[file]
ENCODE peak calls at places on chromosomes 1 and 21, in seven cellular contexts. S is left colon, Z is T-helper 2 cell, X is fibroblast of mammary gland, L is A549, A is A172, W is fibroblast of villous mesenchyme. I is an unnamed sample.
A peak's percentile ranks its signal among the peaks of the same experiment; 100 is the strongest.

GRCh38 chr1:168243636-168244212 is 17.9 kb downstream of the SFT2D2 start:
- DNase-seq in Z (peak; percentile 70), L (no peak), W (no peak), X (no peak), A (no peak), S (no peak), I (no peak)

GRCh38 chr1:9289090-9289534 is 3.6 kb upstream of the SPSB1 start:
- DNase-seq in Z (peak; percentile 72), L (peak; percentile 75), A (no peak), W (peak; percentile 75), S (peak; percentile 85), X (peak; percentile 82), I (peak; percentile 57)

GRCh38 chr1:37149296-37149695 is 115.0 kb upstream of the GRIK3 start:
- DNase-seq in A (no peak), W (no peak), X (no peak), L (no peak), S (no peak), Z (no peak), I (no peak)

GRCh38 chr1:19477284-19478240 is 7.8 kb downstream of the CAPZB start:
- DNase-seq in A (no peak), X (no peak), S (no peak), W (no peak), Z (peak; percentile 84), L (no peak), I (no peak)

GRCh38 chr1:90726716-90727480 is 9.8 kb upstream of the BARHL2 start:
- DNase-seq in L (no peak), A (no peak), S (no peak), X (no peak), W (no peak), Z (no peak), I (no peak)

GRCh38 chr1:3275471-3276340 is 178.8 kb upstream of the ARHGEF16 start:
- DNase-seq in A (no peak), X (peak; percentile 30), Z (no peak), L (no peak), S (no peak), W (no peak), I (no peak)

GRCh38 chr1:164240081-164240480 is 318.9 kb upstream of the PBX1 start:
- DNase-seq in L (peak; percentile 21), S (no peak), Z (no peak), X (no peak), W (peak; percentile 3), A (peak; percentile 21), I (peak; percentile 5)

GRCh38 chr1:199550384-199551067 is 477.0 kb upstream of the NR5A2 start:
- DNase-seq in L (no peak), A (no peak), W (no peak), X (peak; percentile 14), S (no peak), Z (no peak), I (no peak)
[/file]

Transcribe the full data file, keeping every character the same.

ENCODE peak calls at places on chromosomes 1 and 21, in seven cellular contexts. S is left colon, Z is T-helper 2 cell, X is fibroblast of mammary gland, L is A549, A is A172, W is fibroblast of villous mesenchyme. I is an unnamed sample.
A peak's percentile ranks its signal among the peaks of the same experiment; 100 is the strongest.

GRCh38 chr1:168243636-168244212 is 17.9 kb downstream of the SFT2D2 start:
- DNase-seq in Z (peak; percentile 70), L (no peak), W (no peak), X (no peak), A (no peak), S (no peak), I (no peak)

GRCh38 chr1:9289090-9289534 is 3.6 kb upstream of the SPSB1 start:
- DNase-seq in Z (peak; percentile 72), L (peak; percentile 75), A (no peak), W (peak; percentile 75), S (peak; percentile 85), X (peak; percentile 82), I (peak; percentile 57)

GRCh38 chr1:37149296-37149695 is 115.0 kb upstream of the GRIK3 start:
- DNase-seq in A (no peak), W (no peak), X (no peak), L (no peak), S (no peak), Z (no peak), I (no peak)

GRCh38 chr1:19477284-19478240 is 7.8 kb downstream of the CAPZB start:
- DNase-seq in A (no peak), X (no peak), S (no peak), W (no peak), Z (peak; percentile 84), L (no peak), I (no peak)

GRCh38 chr1:90726716-90727480 is 9.8 kb upstream of the BARHL2 start:
- DNase-seq in L (no peak), A (no peak), S (no peak), X (no peak), W (no peak), Z (no peak), I (no peak)

GRCh38 chr1:3275471-3276340 is 178.8 kb upstream of the ARHGEF16 start:
- DNase-seq in A (no peak), X (peak; percentile 30), Z (no peak), L (no peak), S (no peak), W (no peak), I (no peak)

GRCh38 chr1:164240081-164240480 is 318.9 kb upstream of the PBX1 start:
- DNase-seq in L (peak; percentile 21), S (no peak), Z (no peak), X (no peak), W (peak; percentile 3), A (peak; percentile 21), I (peak; percentile 5)

GRCh38 chr1:199550384-199551067 is 477.0 kb upstream of the NR5A2 start:
- DNase-seq in L (no peak), A (no peak), W (no peak), X (peak; percentile 14), S (no peak), Z (no peak), I (no peak)